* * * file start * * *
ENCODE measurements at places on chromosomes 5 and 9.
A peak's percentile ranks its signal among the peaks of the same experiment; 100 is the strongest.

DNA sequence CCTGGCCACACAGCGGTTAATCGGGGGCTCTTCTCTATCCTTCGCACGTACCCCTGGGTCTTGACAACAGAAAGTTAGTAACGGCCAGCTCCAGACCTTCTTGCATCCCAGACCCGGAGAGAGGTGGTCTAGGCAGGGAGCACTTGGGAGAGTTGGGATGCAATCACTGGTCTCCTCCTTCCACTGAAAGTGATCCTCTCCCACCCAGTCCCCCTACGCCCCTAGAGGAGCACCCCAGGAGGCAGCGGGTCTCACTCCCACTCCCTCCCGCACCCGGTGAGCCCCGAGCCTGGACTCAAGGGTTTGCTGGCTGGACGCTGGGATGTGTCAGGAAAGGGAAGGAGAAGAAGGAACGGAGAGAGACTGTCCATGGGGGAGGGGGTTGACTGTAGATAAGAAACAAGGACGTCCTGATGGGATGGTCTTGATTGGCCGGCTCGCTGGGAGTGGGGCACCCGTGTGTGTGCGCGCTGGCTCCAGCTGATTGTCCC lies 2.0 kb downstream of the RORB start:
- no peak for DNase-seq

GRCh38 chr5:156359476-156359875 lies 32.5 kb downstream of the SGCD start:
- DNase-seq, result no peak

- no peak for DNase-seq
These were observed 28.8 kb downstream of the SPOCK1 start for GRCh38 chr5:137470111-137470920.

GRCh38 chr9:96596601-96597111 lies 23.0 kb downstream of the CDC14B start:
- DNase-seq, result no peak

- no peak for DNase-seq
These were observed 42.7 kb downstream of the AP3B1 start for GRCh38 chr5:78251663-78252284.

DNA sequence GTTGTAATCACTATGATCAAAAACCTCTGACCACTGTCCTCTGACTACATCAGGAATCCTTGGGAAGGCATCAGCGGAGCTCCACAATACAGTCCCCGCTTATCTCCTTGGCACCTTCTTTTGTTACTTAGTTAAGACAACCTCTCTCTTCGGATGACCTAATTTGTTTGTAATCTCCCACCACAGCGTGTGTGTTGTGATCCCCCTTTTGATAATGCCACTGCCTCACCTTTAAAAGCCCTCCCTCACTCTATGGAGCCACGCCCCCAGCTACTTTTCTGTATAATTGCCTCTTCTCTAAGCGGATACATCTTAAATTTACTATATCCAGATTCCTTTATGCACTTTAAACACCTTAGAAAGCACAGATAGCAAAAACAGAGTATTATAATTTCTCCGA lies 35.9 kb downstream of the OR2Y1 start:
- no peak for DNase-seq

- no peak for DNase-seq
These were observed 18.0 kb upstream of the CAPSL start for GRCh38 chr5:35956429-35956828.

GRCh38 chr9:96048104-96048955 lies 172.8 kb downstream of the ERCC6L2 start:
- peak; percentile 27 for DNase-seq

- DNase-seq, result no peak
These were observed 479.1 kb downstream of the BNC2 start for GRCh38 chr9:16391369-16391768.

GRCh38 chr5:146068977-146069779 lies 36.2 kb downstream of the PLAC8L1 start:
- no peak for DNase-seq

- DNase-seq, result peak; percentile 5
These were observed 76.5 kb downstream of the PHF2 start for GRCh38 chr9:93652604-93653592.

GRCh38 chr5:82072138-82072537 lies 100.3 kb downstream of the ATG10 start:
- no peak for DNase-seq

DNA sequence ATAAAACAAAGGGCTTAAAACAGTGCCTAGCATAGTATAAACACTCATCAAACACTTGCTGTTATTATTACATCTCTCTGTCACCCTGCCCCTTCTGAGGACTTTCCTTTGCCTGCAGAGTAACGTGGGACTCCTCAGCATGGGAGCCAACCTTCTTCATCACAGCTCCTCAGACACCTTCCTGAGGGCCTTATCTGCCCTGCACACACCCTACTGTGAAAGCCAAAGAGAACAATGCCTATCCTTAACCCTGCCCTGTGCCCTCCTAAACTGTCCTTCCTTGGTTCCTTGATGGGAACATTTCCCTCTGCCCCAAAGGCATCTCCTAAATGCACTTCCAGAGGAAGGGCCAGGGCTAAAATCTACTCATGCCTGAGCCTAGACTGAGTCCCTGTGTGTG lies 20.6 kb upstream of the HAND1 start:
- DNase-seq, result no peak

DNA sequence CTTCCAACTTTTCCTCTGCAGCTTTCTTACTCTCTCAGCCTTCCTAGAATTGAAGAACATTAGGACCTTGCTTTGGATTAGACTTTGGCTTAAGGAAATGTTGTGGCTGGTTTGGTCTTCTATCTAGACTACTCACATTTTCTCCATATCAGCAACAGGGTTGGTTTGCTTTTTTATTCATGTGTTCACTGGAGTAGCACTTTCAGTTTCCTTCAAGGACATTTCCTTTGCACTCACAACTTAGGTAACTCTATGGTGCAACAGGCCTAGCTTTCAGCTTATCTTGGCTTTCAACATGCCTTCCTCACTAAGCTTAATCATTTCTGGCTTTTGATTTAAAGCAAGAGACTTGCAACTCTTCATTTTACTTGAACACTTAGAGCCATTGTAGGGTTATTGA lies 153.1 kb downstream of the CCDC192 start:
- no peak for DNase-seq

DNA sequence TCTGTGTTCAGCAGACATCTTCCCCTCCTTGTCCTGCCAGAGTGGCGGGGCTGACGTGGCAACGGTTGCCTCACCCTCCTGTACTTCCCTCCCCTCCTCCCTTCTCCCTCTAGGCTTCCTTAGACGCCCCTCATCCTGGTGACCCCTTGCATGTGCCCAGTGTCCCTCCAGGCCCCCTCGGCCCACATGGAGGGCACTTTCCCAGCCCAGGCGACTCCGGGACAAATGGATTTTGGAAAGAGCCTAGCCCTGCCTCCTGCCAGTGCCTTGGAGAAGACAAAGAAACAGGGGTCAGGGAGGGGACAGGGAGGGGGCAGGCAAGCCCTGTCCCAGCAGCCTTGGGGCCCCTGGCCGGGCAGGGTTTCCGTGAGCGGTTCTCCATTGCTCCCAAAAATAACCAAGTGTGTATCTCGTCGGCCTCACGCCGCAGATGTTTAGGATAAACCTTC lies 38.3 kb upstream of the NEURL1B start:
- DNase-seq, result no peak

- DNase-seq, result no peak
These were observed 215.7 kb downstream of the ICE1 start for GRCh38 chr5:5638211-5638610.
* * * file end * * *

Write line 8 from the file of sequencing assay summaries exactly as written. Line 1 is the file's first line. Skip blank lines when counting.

These were observed 28.8 kb downstream of the SPOCK1 start for GRCh38 chr5:137470111-137470920.